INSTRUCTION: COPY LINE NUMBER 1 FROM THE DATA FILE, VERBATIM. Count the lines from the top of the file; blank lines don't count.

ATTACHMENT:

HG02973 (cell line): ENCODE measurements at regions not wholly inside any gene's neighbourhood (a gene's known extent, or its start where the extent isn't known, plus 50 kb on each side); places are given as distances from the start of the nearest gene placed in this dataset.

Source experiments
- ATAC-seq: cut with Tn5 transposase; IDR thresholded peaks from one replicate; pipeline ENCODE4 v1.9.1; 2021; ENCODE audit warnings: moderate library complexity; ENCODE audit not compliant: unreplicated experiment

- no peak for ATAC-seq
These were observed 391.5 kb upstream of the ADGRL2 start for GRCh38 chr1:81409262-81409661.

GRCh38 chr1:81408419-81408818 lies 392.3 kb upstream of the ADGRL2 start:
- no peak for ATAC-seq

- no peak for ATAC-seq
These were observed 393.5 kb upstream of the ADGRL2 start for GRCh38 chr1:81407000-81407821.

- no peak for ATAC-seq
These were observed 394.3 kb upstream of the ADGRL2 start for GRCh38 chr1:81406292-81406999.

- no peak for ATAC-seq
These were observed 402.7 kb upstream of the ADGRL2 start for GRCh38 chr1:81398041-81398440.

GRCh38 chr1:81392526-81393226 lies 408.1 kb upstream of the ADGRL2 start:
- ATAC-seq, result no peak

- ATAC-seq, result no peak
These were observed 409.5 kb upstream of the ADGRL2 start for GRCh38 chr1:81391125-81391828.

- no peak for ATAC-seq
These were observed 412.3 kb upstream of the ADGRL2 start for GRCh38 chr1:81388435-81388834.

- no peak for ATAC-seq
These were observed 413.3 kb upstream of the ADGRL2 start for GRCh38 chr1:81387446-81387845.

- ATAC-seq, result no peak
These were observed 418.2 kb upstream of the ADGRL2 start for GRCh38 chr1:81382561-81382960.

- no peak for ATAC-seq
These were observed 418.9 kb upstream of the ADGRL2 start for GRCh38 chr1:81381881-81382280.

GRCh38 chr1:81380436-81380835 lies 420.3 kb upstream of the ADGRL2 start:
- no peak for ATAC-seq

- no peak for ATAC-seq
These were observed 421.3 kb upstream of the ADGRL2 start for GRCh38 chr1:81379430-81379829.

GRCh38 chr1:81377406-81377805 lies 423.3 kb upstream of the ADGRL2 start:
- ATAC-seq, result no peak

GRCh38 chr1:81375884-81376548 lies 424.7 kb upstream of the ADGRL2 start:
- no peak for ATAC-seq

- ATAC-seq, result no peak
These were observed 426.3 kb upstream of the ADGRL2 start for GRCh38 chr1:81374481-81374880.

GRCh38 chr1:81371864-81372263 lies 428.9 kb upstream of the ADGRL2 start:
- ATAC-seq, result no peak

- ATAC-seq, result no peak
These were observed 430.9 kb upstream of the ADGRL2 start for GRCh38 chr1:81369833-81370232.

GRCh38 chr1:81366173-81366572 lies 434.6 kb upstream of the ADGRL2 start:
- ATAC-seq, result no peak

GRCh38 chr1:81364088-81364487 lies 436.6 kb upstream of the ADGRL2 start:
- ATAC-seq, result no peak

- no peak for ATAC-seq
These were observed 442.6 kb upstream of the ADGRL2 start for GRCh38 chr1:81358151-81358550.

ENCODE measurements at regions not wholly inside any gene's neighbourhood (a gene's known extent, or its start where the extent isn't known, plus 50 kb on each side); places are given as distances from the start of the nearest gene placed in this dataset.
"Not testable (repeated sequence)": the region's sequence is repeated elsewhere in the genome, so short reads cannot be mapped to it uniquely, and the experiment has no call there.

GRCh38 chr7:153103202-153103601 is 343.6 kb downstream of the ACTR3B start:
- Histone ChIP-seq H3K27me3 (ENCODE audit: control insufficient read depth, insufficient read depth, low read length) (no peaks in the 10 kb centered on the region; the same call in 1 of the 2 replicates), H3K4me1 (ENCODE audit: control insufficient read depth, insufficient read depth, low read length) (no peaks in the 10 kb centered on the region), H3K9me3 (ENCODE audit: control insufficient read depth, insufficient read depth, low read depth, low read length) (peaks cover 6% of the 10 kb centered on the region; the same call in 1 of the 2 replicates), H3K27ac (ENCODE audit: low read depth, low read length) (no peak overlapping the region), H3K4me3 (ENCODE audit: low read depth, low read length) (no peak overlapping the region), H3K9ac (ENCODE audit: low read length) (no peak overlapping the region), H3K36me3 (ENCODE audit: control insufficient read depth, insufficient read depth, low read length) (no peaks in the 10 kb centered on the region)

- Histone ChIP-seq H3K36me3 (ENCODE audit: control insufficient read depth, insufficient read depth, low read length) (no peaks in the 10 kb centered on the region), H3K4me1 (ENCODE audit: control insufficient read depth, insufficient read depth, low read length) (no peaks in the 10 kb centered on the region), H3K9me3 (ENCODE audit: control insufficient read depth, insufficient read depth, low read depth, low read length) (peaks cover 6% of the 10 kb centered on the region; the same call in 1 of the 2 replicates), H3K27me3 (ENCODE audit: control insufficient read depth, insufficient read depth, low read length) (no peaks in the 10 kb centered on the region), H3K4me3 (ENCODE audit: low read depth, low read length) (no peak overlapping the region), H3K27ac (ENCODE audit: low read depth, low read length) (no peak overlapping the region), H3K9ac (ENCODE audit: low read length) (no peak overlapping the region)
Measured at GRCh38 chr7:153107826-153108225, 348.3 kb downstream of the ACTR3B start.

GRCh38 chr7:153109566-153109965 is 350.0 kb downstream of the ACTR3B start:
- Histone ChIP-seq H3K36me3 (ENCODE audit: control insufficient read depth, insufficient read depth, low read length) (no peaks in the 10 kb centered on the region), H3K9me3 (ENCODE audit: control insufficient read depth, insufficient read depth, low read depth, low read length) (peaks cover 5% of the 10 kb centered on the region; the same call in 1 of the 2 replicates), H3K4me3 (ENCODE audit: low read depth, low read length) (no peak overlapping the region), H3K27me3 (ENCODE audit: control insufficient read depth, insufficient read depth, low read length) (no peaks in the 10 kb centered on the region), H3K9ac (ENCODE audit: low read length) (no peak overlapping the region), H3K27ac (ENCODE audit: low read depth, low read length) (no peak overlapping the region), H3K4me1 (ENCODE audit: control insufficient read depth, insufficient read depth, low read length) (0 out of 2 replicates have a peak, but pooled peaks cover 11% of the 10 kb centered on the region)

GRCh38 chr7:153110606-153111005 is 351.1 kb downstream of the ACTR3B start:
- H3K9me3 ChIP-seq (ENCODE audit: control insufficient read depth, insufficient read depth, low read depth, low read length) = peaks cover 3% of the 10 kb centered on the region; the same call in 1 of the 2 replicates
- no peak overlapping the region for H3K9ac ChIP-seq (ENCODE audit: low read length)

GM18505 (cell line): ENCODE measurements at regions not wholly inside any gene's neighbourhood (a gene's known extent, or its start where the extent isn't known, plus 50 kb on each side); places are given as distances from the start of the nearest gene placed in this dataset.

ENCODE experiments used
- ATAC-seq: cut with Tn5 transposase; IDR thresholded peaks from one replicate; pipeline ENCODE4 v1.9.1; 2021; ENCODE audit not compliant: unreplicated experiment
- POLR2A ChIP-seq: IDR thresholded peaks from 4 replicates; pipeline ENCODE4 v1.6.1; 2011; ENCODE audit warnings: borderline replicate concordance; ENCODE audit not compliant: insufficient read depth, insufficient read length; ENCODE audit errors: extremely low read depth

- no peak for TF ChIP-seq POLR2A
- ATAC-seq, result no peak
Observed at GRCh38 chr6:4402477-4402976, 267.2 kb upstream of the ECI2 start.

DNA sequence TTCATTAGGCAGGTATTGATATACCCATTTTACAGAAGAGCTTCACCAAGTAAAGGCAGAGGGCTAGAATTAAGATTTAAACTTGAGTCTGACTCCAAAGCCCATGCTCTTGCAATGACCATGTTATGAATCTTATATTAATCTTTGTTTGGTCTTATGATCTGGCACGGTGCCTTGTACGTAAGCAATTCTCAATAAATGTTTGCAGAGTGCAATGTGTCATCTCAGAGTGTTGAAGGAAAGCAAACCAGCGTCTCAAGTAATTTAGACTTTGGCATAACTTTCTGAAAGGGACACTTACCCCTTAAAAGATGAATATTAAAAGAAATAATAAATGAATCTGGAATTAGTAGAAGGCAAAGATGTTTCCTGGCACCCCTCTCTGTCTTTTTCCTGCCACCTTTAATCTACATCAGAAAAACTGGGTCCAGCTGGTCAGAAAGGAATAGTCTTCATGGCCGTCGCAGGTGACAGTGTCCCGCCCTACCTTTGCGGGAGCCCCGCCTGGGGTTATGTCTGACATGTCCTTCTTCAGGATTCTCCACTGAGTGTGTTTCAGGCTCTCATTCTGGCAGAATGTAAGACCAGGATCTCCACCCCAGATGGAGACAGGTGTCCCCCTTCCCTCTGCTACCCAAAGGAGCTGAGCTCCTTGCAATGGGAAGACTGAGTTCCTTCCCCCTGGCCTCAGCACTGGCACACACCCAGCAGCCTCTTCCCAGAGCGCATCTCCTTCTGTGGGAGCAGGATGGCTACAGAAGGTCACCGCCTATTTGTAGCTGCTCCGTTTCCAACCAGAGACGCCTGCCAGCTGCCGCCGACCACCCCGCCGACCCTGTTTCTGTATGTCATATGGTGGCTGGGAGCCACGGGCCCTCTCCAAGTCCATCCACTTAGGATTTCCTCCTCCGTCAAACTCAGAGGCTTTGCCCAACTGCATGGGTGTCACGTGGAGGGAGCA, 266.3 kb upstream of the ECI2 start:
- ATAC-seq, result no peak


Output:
HG02973 (cell line): ENCODE measurements at regions not wholly inside any gene's neighbourhood (a gene's known extent, or its start where the extent isn't known, plus 50 kb on each side); places are given as distances from the start of the nearest gene placed in this dataset.